The group made two recommendations for responding to sexual harassment complaints made by a lawmaker against a lawmaker: revising the House and Senate codes of ethics to not only develop a reporting policy but to also reflect national best practices, and revising sexual harassment training policies for all lawmakers. Specifically, the approved policy would call for merging the existing legislator sexual harassment instruction into legislative ethics training, requiring legislators to have one hour of sexual harassment training every two years, and requiring members of the ethics committee to undergo additional training that would inform their review of harassment and other complaints.

Also, the ethics committees would be given authority to investigate sexual harassment complaints, and a reporting procedure would be prescribed for the House and Senate. Further, the amended ethics language would specifically define “sexual harassment” as “unwelcome sexual advances, requests for sexual favors, and other verbal, nonverbal, or physical conduct of a sexual nature by a member” when such conduct is based on a quid pro quo employment expectation or creates a hostile work environment. The suggested revisions would also prohibit retaliation and protect confidentiality with language that tracks Equal Employment Opportunity Commission guidelines.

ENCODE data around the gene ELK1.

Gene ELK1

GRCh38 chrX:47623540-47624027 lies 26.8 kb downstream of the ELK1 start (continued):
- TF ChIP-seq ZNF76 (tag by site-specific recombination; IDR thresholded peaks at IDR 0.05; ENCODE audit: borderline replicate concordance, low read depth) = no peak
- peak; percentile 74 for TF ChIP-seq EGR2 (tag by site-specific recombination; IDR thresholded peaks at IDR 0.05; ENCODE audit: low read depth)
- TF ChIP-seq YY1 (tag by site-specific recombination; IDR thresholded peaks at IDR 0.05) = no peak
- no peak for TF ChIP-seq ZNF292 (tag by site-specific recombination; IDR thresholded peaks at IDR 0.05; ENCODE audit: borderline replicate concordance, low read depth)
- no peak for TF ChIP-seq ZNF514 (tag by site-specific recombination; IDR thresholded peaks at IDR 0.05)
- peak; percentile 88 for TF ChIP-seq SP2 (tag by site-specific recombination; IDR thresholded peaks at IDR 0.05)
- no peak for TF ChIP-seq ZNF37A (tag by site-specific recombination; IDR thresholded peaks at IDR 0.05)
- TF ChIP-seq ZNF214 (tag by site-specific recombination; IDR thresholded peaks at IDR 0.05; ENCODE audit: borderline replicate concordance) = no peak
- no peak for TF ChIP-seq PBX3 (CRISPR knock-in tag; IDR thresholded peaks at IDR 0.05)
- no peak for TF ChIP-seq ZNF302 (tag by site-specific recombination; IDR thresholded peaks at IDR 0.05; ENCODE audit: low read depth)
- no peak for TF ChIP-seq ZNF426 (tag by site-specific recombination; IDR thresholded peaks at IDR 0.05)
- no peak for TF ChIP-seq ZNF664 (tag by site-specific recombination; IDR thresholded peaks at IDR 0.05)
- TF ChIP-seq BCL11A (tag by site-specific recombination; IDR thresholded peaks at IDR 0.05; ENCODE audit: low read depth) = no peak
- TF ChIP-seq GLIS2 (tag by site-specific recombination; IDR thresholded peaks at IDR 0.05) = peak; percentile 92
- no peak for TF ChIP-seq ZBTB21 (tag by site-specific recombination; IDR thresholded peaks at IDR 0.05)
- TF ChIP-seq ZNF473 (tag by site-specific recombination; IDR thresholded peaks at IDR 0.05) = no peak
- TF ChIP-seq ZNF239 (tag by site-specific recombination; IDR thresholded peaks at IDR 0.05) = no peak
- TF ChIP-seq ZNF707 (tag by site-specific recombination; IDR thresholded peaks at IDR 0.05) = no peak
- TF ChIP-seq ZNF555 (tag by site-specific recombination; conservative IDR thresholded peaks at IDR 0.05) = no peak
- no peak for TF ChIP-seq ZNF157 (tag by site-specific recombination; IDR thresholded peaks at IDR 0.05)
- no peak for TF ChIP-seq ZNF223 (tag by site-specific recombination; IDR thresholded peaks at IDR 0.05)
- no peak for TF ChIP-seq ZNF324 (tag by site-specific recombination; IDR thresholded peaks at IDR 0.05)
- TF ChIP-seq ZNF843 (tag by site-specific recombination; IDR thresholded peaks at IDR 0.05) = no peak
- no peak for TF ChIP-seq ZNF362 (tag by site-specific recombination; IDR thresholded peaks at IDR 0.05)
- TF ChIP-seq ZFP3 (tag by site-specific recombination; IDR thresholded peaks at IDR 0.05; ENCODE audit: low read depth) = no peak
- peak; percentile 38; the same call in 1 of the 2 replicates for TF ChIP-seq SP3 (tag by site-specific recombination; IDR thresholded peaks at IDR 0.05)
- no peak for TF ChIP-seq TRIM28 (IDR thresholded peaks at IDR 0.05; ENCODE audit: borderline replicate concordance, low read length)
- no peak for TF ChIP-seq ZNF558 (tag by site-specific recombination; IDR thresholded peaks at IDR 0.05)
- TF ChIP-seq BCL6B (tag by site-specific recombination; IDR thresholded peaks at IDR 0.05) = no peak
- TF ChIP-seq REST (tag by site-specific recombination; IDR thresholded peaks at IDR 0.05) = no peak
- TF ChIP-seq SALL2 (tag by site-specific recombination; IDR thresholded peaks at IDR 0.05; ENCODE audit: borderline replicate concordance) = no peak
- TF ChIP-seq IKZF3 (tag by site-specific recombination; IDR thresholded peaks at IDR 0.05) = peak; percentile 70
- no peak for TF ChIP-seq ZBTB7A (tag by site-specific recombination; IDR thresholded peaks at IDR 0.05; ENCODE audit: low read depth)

Too general?

According to Sullivan, the goal of the process was to develop policies for lawmaker-on-lawmaker harassment. Existing personnel handbooks cover the process for responding to complaints among legislative employees, Sullivan said, but there was no prescribed process for legislators to follow.

candelaria-reardon-mara-mug Reardon

But the fact that the policy is tailored to lawmakers concerns Jennifer Drobac, an expert in sexual harassment law and professor at the Indiana University Robert H. McKinney School of Law.

“What if the offending harasser is an aide to a legislator or the Attorney General or a constituent? Do the legislators not have a duty to protect their legislative staff and unpaid workers whether or not the accused is a legislator?” Drobac said in written comments to Indiana Lawyer.